If there is an image to best introduce audiences to the grimy cinematic world of Ray & Liz–the remarkable debut feature of Turner prize-nominated visual artist Richard Billingham–it might be, fittingly, the very first one to hit the screen: that of a cracked, burnt-out light bulb filmed dangling beneath a nicotine-stained ceiling. Billingham has spent much of his career as an artist documenting and, in his short films, dramatizing the lives of his father Raymond (a chronic alcoholic played here by Patrick Romer and, as a younger man, by Justin Salinger ) and mother Elizabeth (Deirdre Kelly and–best of all–Ella Smith) and Ray & Liz could be viewed as a culmination of that work. It’s an immersive poetic-realist dive into the artist’s fractured memories of his parents during the time he spent growing up in Birmingham in the ‘70s and ‘80s.
One could say that the main strength of Ray & Liz is the vividness of those memories. Billingham’s screenplay cuts between three time periods, the earliest seemingly from when he was around ten years old and living in a council house with Ray, Liz, and his younger brother. It’s pre-Thatcher Britain, of course, so life is not yet all that bad for a family of the Billinghams’ means (they even have a color TV). The director then shoots forward about eight years for the second section, by which time we find that they’ve been forced to downgrade to a flat in a tenement building and are well on their way to accepting a whole host of demeaning new routines. One of Liz’s involves collecting cigarette ends from the floor of the tube station in order to supplement her incessant chain-smoking. The most contemporary sequences also take place in that flat, although by this time Ray has been left alone with just a bed, a supply of home-brewed booze, and the family’s old immersion heater for company.
All of this style is not without substance. Shot on beautifully tactile 16mm film, cinematographer Daniel Landin (Under the Skin) consistently focuses on small details with the kind of fascination one associates with a child’s-eye view. Furthermore, while this working class, kitchen-sink midlands mood might lead the viewer to believe that the director owes a significant debt to Ken Loach, there’s an even stronger case to be made for Lynne Ramsay’s Ratcatcher or the earlier films of Terence Davies–each of which are personal recollections of their respective director’s youth.
There is also something to be said for Billingham’s surrealist flourishes, which are often manifestations of wildlife imagery (a reference to Liz’s own real-life obsession with exotic jigsaws and decor, and also a clunky metaphor for the boys as caged beasts). More importantly, however, is the fact that while the film depicts what can objectively be viewed as an upbringing of abject misery, the director seems (in a way similar to Ramsay and Davies) to be recalling a great deal of it through a laced curtain of almost magical nostalgia and, breathtakingly at times, even humor.
It’s indeed remarkable considering the circumstances that there is apparently very little blame being doled out here. There is an early sequence when Liz’s not-the-full-deck-of-cards brother (played brilliantly by Tony Way) is tricked into doing something grim and grotesquely hilarious by a local thug (Sam Gittins). His actions result in Liz casting him out of her home and beating him with the pointy end of a high-heel. When she later discovers that she was in the wrong, she chooses to destroy the evidence of her wrongdoing. Naturally, ego was to blame for her actions but, as we discover, so was the potential loss of a small source of the family income. While the director leaves us in no doubt about his mother’s cruelest instincts he doesn’t fully seem to hold it against her either.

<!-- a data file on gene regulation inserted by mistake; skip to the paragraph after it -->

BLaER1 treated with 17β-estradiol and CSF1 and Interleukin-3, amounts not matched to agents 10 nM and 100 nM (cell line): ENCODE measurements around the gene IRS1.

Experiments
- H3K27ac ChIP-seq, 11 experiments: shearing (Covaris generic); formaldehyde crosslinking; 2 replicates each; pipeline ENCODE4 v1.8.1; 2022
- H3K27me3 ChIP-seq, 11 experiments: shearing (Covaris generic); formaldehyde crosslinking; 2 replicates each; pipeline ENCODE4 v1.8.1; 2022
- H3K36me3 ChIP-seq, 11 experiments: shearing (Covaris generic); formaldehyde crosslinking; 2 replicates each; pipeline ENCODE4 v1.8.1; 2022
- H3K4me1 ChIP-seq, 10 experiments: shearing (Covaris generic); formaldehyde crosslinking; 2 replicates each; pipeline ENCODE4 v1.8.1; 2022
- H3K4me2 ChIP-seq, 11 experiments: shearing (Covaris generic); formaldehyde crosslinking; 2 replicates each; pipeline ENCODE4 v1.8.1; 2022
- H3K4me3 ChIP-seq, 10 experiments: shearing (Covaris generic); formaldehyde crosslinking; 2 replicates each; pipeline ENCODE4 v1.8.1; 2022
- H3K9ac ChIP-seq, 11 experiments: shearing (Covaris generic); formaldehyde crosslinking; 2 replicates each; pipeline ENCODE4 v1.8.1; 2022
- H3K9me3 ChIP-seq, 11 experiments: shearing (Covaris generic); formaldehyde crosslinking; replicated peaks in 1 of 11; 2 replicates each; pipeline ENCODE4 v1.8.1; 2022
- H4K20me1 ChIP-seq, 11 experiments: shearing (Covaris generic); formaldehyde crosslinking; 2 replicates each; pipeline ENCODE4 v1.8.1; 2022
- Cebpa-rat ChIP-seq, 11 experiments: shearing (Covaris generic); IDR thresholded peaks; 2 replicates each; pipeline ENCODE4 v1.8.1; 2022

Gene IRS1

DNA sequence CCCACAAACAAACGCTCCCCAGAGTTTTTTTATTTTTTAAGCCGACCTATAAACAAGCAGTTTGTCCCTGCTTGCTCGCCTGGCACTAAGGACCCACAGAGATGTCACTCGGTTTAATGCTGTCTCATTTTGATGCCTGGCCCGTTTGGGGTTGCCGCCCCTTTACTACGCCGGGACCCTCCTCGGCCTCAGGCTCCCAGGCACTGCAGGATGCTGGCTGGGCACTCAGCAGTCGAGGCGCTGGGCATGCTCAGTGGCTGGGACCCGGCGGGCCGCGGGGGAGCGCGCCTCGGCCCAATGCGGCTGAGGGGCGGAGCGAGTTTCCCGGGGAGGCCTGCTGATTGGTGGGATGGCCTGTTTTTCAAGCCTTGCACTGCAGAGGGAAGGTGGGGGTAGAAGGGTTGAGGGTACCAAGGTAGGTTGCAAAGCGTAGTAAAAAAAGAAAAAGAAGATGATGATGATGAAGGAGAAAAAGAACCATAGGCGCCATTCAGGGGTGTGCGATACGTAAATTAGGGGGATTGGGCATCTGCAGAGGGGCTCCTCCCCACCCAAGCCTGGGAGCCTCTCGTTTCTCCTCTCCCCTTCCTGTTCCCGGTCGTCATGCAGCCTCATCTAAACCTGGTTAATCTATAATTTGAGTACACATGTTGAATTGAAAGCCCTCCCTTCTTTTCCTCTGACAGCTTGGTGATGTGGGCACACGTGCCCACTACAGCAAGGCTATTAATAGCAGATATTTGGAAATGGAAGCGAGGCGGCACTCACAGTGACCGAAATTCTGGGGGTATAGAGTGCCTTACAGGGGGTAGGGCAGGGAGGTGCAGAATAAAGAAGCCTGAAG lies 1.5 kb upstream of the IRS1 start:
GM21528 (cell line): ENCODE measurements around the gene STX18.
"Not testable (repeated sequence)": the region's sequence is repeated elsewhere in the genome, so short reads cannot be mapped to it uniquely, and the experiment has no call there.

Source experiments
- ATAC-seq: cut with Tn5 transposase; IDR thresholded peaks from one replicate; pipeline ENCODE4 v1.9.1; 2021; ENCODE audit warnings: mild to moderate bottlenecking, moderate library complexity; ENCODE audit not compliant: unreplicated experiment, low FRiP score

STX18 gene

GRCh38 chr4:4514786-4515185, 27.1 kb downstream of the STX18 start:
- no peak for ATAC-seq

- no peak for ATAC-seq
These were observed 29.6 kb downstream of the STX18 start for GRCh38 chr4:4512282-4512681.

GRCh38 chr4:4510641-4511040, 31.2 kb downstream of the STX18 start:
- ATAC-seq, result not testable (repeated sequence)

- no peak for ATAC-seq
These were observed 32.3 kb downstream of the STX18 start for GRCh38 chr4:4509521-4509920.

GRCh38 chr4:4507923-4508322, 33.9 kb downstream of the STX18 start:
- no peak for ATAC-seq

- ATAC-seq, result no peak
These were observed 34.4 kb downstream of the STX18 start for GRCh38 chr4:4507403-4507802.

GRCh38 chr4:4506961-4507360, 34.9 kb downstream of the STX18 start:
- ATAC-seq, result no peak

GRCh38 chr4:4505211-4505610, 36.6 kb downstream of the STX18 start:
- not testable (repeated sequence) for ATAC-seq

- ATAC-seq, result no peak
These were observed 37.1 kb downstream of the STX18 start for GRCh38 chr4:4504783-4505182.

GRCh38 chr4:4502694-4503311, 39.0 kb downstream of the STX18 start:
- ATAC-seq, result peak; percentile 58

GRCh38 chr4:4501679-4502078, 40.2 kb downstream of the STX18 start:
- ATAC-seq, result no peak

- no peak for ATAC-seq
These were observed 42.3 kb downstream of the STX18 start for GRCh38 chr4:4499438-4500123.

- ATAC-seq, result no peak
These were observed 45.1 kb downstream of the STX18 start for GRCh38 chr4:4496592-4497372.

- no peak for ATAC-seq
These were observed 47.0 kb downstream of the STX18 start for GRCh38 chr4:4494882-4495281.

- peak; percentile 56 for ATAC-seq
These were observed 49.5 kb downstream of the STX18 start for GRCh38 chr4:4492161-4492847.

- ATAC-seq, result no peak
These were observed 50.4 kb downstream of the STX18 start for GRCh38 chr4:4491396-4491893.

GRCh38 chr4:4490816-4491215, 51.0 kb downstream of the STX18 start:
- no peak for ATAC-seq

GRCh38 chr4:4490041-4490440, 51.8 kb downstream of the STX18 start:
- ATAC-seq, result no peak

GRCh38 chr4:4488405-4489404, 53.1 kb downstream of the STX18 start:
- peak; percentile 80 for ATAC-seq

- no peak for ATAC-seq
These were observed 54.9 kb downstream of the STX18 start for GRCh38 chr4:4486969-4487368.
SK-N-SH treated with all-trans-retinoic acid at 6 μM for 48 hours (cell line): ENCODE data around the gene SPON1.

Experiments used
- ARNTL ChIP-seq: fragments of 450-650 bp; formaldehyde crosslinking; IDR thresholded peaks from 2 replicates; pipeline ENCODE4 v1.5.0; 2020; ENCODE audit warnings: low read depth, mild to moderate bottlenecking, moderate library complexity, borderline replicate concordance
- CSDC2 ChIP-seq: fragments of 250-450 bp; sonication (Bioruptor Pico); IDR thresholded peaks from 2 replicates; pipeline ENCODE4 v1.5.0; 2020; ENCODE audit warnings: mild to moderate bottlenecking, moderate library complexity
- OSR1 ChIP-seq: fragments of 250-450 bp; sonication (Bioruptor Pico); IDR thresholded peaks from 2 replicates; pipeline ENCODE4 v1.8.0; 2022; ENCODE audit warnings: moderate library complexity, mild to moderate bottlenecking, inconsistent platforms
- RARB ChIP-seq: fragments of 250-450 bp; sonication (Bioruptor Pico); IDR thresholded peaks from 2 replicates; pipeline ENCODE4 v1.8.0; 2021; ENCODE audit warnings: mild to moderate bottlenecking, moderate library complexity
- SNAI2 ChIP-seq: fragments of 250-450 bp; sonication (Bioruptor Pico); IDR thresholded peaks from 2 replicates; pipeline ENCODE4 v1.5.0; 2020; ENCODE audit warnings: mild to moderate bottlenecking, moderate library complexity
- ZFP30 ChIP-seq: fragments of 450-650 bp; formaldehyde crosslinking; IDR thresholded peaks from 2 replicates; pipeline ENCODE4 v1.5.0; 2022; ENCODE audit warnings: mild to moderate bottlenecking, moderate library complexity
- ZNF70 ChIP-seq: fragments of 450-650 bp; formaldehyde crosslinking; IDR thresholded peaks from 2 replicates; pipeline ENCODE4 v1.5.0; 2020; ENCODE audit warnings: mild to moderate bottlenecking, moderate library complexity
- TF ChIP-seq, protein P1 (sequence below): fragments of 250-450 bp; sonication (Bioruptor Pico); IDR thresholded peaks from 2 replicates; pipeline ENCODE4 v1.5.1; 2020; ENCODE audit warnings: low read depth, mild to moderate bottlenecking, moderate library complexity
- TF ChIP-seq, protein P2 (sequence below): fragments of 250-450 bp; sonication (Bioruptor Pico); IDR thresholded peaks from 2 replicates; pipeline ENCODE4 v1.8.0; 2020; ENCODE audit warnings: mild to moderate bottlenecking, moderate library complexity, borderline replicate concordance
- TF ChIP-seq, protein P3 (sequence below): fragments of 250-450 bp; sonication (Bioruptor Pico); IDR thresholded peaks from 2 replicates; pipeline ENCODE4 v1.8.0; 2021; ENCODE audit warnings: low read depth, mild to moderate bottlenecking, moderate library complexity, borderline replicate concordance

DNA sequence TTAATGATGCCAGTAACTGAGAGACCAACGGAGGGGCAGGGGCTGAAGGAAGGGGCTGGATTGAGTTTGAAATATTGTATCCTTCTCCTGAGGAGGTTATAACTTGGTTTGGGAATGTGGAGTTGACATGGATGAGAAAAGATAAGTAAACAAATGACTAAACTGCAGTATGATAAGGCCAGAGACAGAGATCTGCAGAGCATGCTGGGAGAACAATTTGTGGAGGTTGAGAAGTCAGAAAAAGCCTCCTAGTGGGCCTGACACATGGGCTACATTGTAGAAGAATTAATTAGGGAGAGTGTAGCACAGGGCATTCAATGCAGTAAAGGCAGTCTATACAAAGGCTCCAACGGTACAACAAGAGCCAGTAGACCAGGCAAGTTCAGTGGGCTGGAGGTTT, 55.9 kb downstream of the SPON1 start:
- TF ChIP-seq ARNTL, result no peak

Billingham’s film comes across as a man’s attempt to understand this world of so few soft edges. Later on, the director’s younger brother (Joshua Millard-Lloyd) will spend a night sleeping rough before being taken in for a couple of days by his pal’s mother. They are a lower-middle-class family (and, interestingly, also immigrants) and yet the humble comfort of their home feels like a relative oasis of warmth and safety in the film. Out playing in the park the next day he passes Liz who casually mentions that the cops have been out searching for him, before carrying on with her business of inexplicably pushing a rabbit in a buggy. Priorities, indeed.
A constant presence of Billingham’s career as an artist seems to be his father’s alcoholism and here it is dealt with with a similar type of wounded, self-deprecating empathy to that which he shows to Liz. Stripped of benefits in the middle sequence, Ray takes to brewing his own booze and by the third section he is in such a state of subservience to this sickly black liquid that he lines up his full 2L bottles beside his bed with the same sort of reverence the primates showed to that big black thing in 2001: A Space Odyssey. Ray spends what are surely his remaining days sleeping and drinking and listening to the radio while never leaving his room; an image of misery if ever there was one. Yet the director films it with tenderness and humility. One of the opening shots shows Ray flinging a picture of Jesus from his bedroom window. As the film closes, it is clear that God’s judgments have long since left this particular building. Good riddance.
Ray & Liz premiered at the 2018 Locarno Film Festival and opens on July 10.